“Don’t publish it,” my editor, who also happens to be my wife, said to me after reading the previous draft of this review. “It sounds mean-spirited. It makes you look bad.”
I told her that I’d written the review in the same spirit—mean—as Gene Gregorits showed in Bigger Than Life at the Edge of the City. “It’s a vile book,” I said. “Totally fucked up. But it’s somehow compelling in its nauseating way. I read every word.”
“Why do you want to make some guy in prison mad at you?”
“He’s not going to get mad. He’s going to love the review. He’s always bitching about how critics never read his books. He’ll be thrilled to get a reaction. That’s the whole point of the book... to get a reaction.”
“But nobody knows who Gregorits is. They’re going to think you’re the one who’s fucked up.”
If you don’t know who Gene Gregorits is, a bit of background is in order. Gregorits is an anti-commercial, quasi-avant-garde writer who, despite holding mainstream publishing in contempt, longs for commercial success. In a scene in Bigger, which Gregorits calls a novel but is actually nonfiction (or close to it), he tells one of his patrons, “I don’t have the backing of a major publisher and the fucking audience I want.”
Due to his inability to find a publisher, Gregorits formed a company, Monastrell, to bring out his own books, and he has gone to extreme lengths to draw attention to those books. Once, he had somebody videotape him as he cut off part of his ear and ate it. In the course of this self-destructive crusade, Gregorits has made himself a martyr to bland commercialism.
A few years ago, after he had sex with an underage girl, the state of Florida sentenced him to 15 years in what amounts to a slave-labor camp. He’s lucky they didn’t lobotomize him.
Bigger was written in that slave-labor camp.
I’ve never met Gregorits. I know him through social media and his books. We have a few mutual acquaintances.
In the interest of salvaging what I can from the previous mean-spirited draft, I present below, as objectively as I can, a number of critical points about Bigger:
· In his typical self-defeating manner, Gregorits insults his readers, calling them “power-tripped, pussy-whipped pretty boys.”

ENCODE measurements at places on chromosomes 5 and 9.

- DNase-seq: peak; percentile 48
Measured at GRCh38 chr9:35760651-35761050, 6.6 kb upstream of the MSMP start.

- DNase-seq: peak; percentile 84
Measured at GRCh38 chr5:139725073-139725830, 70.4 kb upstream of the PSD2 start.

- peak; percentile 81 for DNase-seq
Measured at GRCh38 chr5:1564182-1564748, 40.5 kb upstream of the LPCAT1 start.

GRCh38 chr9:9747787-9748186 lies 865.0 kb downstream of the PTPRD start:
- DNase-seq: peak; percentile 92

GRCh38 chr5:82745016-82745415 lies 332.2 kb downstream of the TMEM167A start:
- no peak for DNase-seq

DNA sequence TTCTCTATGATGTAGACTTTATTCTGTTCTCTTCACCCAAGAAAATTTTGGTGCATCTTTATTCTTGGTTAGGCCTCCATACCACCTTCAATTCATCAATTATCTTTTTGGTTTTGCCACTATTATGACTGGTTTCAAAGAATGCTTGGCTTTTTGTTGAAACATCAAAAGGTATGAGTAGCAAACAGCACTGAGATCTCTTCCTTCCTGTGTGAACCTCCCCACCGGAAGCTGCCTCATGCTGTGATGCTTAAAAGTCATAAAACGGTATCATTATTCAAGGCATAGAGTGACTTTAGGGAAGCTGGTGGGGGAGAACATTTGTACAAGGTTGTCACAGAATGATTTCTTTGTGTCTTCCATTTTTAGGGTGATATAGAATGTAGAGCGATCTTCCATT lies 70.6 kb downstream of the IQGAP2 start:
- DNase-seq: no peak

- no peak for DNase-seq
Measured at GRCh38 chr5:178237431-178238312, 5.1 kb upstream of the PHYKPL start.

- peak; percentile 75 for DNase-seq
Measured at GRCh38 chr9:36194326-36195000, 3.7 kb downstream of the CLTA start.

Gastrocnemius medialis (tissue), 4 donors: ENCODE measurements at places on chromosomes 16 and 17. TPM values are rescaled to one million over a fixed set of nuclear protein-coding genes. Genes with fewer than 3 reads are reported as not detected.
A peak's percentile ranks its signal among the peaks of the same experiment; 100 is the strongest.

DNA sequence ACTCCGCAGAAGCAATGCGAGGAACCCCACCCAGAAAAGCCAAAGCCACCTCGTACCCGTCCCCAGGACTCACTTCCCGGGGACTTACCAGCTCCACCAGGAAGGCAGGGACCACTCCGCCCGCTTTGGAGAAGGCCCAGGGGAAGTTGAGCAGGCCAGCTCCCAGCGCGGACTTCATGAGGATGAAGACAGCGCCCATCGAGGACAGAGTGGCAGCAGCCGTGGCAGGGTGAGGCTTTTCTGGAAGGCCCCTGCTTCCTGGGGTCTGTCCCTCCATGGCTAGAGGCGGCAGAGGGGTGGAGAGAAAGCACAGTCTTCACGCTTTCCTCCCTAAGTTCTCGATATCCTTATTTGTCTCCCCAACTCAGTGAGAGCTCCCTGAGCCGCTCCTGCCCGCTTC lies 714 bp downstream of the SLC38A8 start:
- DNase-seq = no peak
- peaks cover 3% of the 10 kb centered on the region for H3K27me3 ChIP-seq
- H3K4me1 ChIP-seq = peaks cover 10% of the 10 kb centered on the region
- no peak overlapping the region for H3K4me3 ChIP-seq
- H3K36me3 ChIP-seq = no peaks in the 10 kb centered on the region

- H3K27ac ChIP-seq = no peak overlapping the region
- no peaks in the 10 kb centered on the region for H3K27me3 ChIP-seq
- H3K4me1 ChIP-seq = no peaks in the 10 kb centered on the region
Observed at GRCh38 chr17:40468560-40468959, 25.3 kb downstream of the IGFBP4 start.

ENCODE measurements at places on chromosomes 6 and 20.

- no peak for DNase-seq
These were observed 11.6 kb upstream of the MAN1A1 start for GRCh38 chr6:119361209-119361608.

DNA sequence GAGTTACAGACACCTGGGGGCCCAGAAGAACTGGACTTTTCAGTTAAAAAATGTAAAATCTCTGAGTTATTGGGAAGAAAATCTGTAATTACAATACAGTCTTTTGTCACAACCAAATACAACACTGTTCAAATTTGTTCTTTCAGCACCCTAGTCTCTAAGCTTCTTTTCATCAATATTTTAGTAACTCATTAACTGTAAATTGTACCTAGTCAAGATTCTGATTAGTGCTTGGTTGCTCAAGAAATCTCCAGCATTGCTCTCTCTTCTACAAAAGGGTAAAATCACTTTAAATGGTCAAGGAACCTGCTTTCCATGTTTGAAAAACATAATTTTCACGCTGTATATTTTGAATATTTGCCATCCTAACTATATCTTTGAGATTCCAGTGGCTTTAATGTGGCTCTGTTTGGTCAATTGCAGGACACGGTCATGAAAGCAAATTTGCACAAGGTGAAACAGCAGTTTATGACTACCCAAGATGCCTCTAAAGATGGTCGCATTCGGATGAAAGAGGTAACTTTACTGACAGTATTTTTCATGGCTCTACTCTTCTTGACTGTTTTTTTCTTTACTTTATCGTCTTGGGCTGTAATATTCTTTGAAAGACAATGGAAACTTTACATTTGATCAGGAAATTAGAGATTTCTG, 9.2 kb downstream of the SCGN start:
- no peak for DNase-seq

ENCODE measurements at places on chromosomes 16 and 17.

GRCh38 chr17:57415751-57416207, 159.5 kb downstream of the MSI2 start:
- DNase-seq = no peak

· He describes Bigger as “post cultural” and “meta cultural.” These are meaningless terms, presumably intended to obscure the fact that he’s writing about real people and using their real names.
· I contacted one of the main “characters,” the patron who bankrolled his previous book, to see if she’d care to comment on her portrayal in this one. Gregorits describes her by name as “fat, homely, and talentless,” and “disheveled, obese, bucktoothed.” “No comment,” is what she had to say, and who can blame her? These descriptions, chosen at random among a multitude of similar phrases, should serve as a warning to anybody else who might consider giving Gregorits money, shelter, food, drugs, and/or blowjobs.
· Gregorits makes it clear just how treacherous he is. One character tells him, “Half of New York is still screaming for your blood.” Another says, “You screwed over everybody south of 14th Street.”
· Bigger is an often well-written and at times poetic catalogue of Gregorits’s hatreds. It’s almost as if he can’t write about something unless he hates it, and he hates everything, with the exceptions of good wine and beer, cats, a couple of punk bands, and the rare human being—like a sharply dressed “gentleman” who’s dying of cancer and “a super-hip mid-30s Jewess.” (Gregorits is obviously aware that Jewess is a loaded word—a Nazi word—that says nothing about the character and everything about his need for gratuitous provocation.)
· Bigger is a meandering, Henry Miller–Hunter Thompson-esque account of the life of Gene Gregorits, a homeless, filthy, foul-smelling crack junkie with rotting toenails—who might be HIV-positive but doesn’t seem to care—surviving on the Florida Gulf Coast. After a hurricane and an episode of sloshing around in raw sewage, he moves to the New York–New Jersey area at Christmastime 2012, and, staying with his patron, “equal parts Tammy Faye Bakker, Holly Woodlawn, and Gena Rowlands,” he switches to booze and coke, is interviewed by Vice.com—the interview reproduced word-for-word as a chapter, just in case anybody mistakes the book for fiction—and then gives a reading at a bar on the Lower East Side.